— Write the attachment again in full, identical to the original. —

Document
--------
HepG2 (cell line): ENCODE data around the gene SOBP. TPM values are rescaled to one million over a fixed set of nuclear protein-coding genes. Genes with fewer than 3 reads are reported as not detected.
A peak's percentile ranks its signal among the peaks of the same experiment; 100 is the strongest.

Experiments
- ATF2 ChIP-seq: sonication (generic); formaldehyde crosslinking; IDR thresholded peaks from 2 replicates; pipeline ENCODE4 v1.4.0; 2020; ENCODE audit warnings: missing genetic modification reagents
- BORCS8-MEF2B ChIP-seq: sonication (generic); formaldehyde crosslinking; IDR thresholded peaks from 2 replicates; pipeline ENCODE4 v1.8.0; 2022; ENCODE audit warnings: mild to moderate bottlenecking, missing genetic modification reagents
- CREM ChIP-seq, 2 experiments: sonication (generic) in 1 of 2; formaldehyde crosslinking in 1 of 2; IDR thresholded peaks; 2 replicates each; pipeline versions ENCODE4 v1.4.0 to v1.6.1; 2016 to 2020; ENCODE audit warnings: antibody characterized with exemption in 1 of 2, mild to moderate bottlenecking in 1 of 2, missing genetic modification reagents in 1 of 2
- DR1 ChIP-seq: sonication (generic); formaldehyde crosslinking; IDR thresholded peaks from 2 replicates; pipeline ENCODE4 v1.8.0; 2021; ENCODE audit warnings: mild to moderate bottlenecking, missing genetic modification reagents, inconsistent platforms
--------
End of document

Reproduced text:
HepG2 (cell line): ENCODE data around the gene SOBP. TPM values are rescaled to one million over a fixed set of nuclear protein-coding genes. Genes with fewer than 3 reads are reported as not detected.
A peak's percentile ranks its signal among the peaks of the same experiment; 100 is the strongest.

Experiments
- ATF2 ChIP-seq: sonication (generic); formaldehyde crosslinking; IDR thresholded peaks from 2 replicates; pipeline ENCODE4 v1.4.0; 2020; ENCODE audit warnings: missing genetic modification reagents
- BORCS8-MEF2B ChIP-seq: sonication (generic); formaldehyde crosslinking; IDR thresholded peaks from 2 replicates; pipeline ENCODE4 v1.8.0; 2022; ENCODE audit warnings: mild to moderate bottlenecking, missing genetic modification reagents
- CREM ChIP-seq, 2 experiments: sonication (generic) in 1 of 2; formaldehyde crosslinking in 1 of 2; IDR thresholded peaks; 2 replicates each; pipeline versions ENCODE4 v1.4.0 to v1.6.1; 2016 to 2020; ENCODE audit warnings: antibody characterized with exemption in 1 of 2, mild to moderate bottlenecking in 1 of 2, missing genetic modification reagents in 1 of 2
- DR1 ChIP-seq: sonication (generic); formaldehyde crosslinking; IDR thresholded peaks from 2 replicates; pipeline ENCODE4 v1.8.0; 2021; ENCODE audit warnings: mild to moderate bottlenecking, missing genetic modification reagents, inconsistent platforms